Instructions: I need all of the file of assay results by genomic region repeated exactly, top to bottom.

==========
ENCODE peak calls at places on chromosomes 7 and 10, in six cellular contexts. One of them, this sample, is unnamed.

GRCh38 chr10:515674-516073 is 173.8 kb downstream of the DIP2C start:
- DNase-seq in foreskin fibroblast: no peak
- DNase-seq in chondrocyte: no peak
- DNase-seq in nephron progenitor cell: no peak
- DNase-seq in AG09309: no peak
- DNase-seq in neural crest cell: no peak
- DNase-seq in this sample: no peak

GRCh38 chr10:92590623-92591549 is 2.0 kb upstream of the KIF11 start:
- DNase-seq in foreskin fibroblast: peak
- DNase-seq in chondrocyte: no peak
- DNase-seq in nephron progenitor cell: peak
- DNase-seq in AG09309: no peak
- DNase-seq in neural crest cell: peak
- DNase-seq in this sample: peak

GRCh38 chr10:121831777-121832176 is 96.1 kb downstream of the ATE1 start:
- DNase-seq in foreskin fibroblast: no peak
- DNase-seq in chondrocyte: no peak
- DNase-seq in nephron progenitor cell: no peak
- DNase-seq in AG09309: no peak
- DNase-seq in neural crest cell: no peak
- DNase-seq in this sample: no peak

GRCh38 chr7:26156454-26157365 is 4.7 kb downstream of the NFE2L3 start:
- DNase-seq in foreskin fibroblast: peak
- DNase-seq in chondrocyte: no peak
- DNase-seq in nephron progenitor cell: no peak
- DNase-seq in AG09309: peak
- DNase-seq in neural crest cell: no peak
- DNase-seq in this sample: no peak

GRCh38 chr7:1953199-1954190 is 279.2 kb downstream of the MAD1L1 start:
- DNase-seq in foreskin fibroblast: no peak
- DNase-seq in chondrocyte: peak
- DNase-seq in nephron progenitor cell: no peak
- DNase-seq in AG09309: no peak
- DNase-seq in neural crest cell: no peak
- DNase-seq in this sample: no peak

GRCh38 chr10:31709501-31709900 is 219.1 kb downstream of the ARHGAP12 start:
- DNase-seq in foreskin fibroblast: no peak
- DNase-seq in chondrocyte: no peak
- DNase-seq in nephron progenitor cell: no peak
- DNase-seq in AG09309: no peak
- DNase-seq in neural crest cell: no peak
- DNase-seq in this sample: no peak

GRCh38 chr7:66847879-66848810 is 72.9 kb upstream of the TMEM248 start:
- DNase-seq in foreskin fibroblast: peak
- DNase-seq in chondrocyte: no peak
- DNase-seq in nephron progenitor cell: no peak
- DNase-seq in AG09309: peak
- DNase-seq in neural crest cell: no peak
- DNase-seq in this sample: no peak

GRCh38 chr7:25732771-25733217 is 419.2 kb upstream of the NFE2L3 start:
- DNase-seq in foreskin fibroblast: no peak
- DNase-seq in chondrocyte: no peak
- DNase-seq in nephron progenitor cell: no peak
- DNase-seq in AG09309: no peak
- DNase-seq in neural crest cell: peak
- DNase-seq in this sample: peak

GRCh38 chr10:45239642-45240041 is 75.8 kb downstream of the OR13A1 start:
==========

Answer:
ENCODE peak calls at places on chromosomes 7 and 10, in six cellular contexts. One of them, this sample, is unnamed.

GRCh38 chr10:515674-516073 is 173.8 kb downstream of the DIP2C start:
- DNase-seq in foreskin fibroblast: no peak
- DNase-seq in chondrocyte: no peak
- DNase-seq in nephron progenitor cell: no peak
- DNase-seq in AG09309: no peak
- DNase-seq in neural crest cell: no peak
- DNase-seq in this sample: no peak

GRCh38 chr10:92590623-92591549 is 2.0 kb upstream of the KIF11 start:
- DNase-seq in foreskin fibroblast: peak
- DNase-seq in chondrocyte: no peak
- DNase-seq in nephron progenitor cell: peak
- DNase-seq in AG09309: no peak
- DNase-seq in neural crest cell: peak
- DNase-seq in this sample: peak

GRCh38 chr10:121831777-121832176 is 96.1 kb downstream of the ATE1 start:
- DNase-seq in foreskin fibroblast: no peak
- DNase-seq in chondrocyte: no peak
- DNase-seq in nephron progenitor cell: no peak
- DNase-seq in AG09309: no peak
- DNase-seq in neural crest cell: no peak
- DNase-seq in this sample: no peak

GRCh38 chr7:26156454-26157365 is 4.7 kb downstream of the NFE2L3 start:
- DNase-seq in foreskin fibroblast: peak
- DNase-seq in chondrocyte: no peak
- DNase-seq in nephron progenitor cell: no peak
- DNase-seq in AG09309: peak
- DNase-seq in neural crest cell: no peak
- DNase-seq in this sample: no peak

GRCh38 chr7:1953199-1954190 is 279.2 kb downstream of the MAD1L1 start:
- DNase-seq in foreskin fibroblast: no peak
- DNase-seq in chondrocyte: peak
- DNase-seq in nephron progenitor cell: no peak
- DNase-seq in AG09309: no peak
- DNase-seq in neural crest cell: no peak
- DNase-seq in this sample: no peak

GRCh38 chr10:31709501-31709900 is 219.1 kb downstream of the ARHGAP12 start:
- DNase-seq in foreskin fibroblast: no peak
- DNase-seq in chondrocyte: no peak
- DNase-seq in nephron progenitor cell: no peak
- DNase-seq in AG09309: no peak
- DNase-seq in neural crest cell: no peak
- DNase-seq in this sample: no peak

GRCh38 chr7:66847879-66848810 is 72.9 kb upstream of the TMEM248 start:
- DNase-seq in foreskin fibroblast: peak
- DNase-seq in chondrocyte: no peak
- DNase-seq in nephron progenitor cell: no peak
- DNase-seq in AG09309: peak
- DNase-seq in neural crest cell: no peak
- DNase-seq in this sample: no peak

GRCh38 chr7:25732771-25733217 is 419.2 kb upstream of the NFE2L3 start:
- DNase-seq in foreskin fibroblast: no peak
- DNase-seq in chondrocyte: no peak
- DNase-seq in nephron progenitor cell: no peak
- DNase-seq in AG09309: no peak
- DNase-seq in neural crest cell: peak
- DNase-seq in this sample: peak

GRCh38 chr10:45239642-45240041 is 75.8 kb downstream of the OR13A1 start: